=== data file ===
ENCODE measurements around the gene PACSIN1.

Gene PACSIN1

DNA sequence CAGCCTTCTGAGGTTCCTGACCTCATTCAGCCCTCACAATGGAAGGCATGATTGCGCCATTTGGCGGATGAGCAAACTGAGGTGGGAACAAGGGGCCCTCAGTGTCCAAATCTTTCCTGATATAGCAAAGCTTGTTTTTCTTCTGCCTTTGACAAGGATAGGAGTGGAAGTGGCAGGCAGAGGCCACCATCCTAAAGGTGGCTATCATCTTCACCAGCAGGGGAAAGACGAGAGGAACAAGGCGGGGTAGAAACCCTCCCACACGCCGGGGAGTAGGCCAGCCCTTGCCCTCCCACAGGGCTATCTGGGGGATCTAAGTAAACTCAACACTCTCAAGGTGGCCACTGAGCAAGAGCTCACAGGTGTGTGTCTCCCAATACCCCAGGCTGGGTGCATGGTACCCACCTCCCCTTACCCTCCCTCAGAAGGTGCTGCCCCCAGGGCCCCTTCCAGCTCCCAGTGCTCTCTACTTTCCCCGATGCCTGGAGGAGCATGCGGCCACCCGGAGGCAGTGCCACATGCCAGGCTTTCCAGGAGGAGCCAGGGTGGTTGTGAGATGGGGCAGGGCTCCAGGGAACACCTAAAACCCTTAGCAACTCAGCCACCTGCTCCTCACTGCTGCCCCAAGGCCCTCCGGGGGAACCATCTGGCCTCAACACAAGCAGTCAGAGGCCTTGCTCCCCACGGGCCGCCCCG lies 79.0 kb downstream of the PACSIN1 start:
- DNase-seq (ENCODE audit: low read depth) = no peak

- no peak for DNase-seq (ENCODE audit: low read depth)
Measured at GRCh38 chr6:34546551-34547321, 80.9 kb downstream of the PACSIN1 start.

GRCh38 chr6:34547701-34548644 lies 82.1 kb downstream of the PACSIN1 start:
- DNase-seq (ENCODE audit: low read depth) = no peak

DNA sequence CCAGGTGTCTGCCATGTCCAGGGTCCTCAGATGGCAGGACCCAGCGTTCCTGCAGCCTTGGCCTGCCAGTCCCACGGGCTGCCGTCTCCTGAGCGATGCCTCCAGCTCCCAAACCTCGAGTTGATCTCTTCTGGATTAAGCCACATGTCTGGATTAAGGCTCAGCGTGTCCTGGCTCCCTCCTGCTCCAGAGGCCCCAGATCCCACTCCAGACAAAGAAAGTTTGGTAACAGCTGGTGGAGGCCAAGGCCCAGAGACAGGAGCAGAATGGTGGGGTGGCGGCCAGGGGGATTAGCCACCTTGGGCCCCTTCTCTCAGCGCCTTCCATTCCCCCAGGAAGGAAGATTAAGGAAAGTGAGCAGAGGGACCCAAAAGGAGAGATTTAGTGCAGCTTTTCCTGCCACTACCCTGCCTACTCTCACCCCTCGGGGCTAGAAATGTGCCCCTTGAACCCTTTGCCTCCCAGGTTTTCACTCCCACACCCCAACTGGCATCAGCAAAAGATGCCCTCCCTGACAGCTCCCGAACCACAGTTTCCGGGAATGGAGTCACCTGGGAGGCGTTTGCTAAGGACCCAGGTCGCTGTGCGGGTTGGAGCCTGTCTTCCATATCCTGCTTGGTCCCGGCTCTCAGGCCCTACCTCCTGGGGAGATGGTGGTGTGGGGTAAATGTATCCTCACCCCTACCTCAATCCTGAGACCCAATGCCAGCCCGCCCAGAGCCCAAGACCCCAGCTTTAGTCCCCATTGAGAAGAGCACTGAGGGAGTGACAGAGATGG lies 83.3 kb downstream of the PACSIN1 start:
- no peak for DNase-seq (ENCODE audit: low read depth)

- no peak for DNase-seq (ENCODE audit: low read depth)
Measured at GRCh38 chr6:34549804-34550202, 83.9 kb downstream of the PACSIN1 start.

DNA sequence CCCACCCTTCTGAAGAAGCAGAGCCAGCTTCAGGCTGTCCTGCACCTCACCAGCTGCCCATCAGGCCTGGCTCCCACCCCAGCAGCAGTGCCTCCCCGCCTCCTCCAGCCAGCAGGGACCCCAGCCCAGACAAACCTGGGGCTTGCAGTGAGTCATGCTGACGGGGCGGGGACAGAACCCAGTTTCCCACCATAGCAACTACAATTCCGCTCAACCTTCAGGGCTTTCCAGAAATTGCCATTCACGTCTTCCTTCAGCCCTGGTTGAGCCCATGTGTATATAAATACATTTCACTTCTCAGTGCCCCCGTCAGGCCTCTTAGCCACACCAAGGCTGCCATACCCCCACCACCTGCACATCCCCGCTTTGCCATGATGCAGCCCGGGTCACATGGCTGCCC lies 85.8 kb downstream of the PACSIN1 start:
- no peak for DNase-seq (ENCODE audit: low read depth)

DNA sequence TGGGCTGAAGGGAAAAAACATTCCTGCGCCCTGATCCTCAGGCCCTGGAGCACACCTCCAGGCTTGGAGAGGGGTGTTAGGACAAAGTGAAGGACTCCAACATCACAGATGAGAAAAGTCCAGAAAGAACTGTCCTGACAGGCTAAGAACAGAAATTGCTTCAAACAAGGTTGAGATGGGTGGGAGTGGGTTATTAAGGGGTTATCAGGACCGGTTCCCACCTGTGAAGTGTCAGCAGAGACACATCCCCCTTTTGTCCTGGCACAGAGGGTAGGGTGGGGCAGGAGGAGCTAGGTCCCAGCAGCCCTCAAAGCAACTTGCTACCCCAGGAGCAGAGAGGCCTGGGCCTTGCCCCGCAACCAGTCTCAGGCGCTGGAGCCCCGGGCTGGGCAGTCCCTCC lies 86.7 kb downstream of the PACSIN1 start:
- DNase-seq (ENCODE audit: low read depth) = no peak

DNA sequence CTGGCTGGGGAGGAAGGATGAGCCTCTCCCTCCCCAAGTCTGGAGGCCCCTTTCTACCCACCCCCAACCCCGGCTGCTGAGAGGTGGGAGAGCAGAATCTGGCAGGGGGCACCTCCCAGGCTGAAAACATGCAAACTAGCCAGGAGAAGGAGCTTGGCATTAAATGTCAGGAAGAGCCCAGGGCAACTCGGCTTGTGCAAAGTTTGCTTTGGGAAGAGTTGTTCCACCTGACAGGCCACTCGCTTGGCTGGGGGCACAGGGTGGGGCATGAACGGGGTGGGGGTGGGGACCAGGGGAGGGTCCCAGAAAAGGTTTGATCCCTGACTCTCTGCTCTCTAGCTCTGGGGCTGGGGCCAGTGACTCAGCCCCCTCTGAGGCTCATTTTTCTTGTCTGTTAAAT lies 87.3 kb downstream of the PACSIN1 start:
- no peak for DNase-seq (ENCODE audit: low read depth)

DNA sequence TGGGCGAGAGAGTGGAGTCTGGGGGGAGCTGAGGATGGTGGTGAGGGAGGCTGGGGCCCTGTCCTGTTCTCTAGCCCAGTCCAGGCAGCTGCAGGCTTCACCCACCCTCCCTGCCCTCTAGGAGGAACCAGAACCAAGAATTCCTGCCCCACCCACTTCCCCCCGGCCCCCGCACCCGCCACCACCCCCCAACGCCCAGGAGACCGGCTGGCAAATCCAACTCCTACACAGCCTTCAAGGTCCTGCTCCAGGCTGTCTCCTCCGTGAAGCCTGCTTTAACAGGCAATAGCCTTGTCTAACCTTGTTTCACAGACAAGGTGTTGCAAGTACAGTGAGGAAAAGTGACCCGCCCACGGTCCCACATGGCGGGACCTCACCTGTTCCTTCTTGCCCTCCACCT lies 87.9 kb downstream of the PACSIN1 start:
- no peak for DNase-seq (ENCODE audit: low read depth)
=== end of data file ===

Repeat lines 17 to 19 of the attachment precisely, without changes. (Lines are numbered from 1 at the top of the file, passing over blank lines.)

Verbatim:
DNA sequence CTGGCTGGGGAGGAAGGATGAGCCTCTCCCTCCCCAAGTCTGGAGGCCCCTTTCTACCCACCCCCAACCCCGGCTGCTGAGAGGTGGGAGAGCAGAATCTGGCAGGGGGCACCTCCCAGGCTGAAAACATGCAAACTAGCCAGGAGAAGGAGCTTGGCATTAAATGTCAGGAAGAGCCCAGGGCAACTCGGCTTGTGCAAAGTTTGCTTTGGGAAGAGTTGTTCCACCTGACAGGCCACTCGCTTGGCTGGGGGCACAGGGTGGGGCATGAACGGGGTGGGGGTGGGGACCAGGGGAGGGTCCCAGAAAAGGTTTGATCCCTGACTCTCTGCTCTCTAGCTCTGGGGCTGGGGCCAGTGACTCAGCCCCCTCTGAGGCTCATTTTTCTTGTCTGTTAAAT lies 87.3 kb downstream of the PACSIN1 start:
- no peak for DNase-seq (ENCODE audit: low read depth)

DNA sequence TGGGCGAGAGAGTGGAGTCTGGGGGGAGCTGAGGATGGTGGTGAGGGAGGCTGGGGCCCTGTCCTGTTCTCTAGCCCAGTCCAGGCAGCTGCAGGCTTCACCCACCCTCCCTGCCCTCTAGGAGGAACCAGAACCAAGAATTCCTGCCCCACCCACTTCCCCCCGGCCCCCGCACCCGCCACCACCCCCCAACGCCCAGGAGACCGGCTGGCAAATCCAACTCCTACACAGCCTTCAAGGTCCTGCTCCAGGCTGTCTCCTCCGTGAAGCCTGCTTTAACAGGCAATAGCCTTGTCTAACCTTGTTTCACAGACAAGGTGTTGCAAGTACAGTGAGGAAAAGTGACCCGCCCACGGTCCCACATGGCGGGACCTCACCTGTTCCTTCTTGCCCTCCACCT lies 87.9 kb downstream of the PACSIN1 start: